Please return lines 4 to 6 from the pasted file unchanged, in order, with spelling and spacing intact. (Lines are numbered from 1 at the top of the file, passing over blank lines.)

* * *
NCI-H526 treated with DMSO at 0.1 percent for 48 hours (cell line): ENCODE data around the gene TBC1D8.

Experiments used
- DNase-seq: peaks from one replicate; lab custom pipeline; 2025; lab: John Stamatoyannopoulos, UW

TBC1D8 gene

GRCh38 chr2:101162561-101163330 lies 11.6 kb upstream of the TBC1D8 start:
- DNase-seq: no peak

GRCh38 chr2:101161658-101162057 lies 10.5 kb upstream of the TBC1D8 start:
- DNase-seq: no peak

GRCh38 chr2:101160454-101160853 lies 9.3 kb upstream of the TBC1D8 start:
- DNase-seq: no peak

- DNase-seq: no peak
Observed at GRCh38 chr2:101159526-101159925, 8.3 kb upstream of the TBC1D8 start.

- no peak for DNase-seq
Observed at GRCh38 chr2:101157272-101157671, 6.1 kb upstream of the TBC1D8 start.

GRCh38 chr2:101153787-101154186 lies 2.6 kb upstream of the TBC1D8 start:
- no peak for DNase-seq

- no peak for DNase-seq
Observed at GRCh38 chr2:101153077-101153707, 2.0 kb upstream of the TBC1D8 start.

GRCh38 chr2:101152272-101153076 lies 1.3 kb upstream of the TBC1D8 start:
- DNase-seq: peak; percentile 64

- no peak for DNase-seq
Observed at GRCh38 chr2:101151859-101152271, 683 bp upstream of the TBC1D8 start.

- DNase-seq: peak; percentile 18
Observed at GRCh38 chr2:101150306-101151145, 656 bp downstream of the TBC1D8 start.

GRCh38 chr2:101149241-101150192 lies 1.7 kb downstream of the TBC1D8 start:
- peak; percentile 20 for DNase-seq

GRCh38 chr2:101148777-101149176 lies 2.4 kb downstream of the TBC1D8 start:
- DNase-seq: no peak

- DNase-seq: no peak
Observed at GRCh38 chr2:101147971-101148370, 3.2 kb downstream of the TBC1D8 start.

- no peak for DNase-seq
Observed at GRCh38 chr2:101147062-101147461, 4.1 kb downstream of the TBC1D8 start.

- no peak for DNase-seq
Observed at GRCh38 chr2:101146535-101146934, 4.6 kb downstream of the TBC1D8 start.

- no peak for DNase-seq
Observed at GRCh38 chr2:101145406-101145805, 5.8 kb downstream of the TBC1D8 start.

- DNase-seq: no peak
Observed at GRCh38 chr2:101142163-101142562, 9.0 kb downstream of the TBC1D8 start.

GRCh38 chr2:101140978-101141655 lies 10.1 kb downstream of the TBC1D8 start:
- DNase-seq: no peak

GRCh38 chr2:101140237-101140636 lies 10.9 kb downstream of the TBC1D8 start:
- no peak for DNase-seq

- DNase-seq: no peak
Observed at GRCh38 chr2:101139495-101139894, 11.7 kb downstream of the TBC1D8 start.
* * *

TBC1D8 gene

GRCh38 chr2:101162561-101163330 lies 11.6 kb upstream of the TBC1D8 start:
- DNase-seq: no peak